Unboxing and Physical Dimensions:
Immediately I was surprised at the weight and size of the Viewsonic GTablet when compared to the Archos 101. It felt much more solid, but the downside to this is it also weighed significantly more. The Viewsonic GTablet’s dimensions in landscape mode are 10.5” Wide, 6.8” Height, .54” deep, and weighs in at 1.55 pounds. The Archos is 10.63” Wide, 5.9” Height, and .47” Deep, weighing in at an impressively light 1.05 pounds. This is a full half pound less than the GTablet (a third less). The narrower bezel and overall width of the Archos makes it also easier to hold. I can easily get one hand around the back when in portrait mode and hold it like I would phone whereas the GTablet somewhat teeters in my hand as it’s slightly too wide to get a firm grip on. The box that it shipped in was a rather unattractive looking white box, and inside is a USB cable, some basic instructions, a screen cloth, a 12v 2A power supply and the unit with 2 screen protectors attached. It comes with the same accessories as the Archos. While the sturdiness of the GTablet is superior to the Archos, the lightness of the Archos is truly impressive. In my opinion this category goes to the Archos 101, but this might be highly subjective. Winner: Archos 101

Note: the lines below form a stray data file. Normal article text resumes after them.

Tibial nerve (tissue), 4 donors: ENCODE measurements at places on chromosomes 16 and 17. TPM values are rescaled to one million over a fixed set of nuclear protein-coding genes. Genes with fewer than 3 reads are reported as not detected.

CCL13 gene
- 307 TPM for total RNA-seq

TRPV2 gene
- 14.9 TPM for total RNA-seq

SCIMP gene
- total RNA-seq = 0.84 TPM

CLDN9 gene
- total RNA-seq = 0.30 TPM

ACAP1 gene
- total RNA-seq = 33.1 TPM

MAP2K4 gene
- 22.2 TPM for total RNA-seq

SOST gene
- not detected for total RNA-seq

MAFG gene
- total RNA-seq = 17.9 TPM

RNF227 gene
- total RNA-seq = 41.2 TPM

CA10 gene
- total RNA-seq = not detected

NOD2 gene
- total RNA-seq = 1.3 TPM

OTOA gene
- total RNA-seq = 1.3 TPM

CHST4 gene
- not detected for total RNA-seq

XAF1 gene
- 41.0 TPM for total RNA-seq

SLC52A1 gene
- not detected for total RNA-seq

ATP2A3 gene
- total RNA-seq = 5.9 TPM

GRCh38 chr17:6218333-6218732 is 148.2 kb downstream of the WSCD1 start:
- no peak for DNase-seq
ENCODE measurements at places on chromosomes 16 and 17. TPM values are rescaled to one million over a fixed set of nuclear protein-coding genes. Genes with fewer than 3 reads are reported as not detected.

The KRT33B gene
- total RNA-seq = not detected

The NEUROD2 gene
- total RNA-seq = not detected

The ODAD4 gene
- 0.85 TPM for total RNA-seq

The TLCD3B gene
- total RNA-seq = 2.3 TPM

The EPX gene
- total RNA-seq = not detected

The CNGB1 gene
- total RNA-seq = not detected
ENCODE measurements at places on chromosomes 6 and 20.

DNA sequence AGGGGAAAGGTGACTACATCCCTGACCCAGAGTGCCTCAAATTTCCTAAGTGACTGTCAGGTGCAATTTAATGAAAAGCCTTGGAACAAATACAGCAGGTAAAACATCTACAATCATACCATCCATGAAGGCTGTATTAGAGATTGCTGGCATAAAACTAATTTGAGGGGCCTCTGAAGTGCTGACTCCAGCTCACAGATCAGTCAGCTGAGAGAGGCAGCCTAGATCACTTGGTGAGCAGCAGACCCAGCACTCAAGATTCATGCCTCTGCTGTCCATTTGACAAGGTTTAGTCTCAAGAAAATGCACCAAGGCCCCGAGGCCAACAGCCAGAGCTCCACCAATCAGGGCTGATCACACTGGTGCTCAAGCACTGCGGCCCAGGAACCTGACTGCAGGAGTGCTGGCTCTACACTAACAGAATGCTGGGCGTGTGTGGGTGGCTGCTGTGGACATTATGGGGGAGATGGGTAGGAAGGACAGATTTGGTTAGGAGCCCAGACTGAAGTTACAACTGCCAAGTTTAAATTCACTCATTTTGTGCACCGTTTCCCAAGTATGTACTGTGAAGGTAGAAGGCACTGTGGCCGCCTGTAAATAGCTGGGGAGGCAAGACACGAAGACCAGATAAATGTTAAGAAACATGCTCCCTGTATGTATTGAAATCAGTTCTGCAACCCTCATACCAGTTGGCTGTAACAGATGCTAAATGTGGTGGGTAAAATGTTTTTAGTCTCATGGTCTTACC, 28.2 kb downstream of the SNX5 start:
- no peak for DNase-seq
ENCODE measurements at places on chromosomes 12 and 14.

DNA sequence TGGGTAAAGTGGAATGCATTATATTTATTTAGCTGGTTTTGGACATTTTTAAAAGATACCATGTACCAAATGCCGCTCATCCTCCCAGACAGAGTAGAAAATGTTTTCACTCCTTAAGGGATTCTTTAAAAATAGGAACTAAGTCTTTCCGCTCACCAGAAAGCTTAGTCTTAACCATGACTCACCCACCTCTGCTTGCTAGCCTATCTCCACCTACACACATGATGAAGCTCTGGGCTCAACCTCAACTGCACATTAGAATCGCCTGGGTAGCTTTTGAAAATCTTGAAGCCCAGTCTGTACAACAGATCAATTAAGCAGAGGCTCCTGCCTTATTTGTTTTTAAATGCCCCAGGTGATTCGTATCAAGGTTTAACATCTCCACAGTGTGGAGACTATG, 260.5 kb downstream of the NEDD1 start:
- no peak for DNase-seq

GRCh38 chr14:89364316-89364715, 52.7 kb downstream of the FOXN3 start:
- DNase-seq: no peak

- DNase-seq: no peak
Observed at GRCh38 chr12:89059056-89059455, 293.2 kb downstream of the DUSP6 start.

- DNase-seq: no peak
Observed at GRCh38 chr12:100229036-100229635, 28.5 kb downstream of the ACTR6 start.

The biggest shortcoming of the Archos 101 was the screen. The viewing angles are very poor for a tablet device where the device is in your hand and will be moving. Unfortunately the GTablet screen quality is just as poor. The viewing angles are identically bad here as they are on the Archos 101. The screen on the Viewsonic is rotated 180 degrees from the Archos which actually can make things worse if you hold the tablet the way you might think to in landscape mode, with the camera on “top.” Archos’ decision to mount the screen in the opposite direction was a good one, but in the Android world with auto screen rotation this isn’t a huge differentiating factor. The Viewsonic screen does have a more solid “glass like” feel to it than the lighter and less sturdy Archos which is a positive. But overall, both screens are very weak. Winner: None, both screens are pretty bad
Notice the poor viewing angles...the Archos has the same problem as the GTablet pictured here.
General UI Performance: